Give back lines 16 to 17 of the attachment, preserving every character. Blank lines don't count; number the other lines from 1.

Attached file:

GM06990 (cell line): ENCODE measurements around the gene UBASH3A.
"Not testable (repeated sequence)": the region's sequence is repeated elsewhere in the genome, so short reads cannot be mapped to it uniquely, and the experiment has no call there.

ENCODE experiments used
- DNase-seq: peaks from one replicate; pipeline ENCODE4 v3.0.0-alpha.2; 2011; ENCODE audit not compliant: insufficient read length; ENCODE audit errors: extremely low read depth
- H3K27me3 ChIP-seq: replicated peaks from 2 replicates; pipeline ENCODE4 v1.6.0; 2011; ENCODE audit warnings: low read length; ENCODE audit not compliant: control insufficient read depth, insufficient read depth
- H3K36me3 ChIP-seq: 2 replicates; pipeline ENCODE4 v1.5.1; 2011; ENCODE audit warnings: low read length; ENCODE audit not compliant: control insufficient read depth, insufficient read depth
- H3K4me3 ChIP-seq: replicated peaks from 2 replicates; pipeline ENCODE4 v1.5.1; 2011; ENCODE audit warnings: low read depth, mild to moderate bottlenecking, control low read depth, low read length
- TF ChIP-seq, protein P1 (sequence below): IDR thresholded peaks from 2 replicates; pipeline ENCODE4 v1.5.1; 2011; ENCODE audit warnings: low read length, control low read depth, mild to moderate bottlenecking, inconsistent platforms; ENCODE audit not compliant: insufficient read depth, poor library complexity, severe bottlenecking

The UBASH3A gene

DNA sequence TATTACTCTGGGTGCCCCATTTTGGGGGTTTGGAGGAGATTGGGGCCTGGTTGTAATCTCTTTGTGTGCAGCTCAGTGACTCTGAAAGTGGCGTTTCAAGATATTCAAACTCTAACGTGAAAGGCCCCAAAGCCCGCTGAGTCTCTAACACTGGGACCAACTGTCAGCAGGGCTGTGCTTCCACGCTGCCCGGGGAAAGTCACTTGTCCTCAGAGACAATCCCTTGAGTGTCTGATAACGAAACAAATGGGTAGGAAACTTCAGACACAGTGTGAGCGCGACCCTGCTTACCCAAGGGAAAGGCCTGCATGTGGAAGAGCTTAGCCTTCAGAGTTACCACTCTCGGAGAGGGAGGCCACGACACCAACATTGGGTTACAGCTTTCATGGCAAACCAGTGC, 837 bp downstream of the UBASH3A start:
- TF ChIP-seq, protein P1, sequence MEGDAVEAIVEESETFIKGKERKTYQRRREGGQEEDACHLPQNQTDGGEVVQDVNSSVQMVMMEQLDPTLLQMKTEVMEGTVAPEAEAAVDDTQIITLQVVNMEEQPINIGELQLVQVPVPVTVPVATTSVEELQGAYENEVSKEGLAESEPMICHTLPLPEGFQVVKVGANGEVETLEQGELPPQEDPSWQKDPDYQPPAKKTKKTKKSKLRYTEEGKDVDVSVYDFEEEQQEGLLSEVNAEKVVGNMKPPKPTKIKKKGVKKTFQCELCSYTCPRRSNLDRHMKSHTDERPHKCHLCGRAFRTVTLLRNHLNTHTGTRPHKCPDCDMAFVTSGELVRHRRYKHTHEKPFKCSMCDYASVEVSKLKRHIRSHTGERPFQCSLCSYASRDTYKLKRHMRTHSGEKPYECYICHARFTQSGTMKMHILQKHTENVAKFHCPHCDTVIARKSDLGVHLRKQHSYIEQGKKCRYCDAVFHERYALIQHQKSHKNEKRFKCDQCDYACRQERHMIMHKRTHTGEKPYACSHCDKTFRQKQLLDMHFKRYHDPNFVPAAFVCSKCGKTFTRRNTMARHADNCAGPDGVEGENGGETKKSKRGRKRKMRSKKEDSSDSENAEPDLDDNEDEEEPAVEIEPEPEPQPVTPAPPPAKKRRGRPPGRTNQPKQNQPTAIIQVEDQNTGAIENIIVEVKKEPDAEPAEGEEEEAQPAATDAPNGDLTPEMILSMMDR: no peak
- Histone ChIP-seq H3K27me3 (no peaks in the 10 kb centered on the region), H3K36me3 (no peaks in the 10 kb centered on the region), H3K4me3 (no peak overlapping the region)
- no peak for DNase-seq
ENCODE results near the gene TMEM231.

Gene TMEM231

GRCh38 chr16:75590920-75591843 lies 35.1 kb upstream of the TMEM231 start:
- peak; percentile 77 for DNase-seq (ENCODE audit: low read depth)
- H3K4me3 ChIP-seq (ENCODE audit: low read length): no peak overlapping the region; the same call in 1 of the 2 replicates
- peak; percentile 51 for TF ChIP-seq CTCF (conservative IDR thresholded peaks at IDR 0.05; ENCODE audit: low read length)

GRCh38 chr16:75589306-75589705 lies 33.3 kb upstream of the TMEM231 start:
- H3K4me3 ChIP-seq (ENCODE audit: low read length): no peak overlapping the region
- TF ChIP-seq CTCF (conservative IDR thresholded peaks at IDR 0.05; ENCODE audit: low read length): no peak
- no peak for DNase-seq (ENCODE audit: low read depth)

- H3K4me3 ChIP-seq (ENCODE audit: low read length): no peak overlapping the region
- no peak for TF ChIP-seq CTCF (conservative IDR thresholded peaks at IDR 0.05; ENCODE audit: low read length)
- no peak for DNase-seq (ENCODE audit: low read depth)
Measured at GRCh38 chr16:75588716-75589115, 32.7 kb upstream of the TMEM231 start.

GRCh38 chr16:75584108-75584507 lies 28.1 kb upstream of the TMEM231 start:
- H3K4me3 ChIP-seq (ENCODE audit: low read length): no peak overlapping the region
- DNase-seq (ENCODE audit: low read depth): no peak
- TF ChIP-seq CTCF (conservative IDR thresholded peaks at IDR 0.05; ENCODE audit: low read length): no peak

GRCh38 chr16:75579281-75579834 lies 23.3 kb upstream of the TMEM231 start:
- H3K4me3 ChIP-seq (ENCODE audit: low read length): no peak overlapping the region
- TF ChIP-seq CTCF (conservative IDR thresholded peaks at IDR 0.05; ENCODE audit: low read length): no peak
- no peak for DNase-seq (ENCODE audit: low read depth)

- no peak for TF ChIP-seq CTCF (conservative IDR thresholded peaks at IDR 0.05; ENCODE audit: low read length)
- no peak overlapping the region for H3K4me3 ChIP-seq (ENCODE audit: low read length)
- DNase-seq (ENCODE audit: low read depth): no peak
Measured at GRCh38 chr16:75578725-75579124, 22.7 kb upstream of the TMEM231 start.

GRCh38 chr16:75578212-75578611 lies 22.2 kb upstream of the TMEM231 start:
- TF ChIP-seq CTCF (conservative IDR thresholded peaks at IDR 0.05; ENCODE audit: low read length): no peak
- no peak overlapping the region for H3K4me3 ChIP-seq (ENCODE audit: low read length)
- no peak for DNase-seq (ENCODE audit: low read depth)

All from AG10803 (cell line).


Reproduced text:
GRCh38 chr16:75590920-75591843 lies 35.1 kb upstream of the TMEM231 start:
- peak; percentile 77 for DNase-seq (ENCODE audit: low read depth)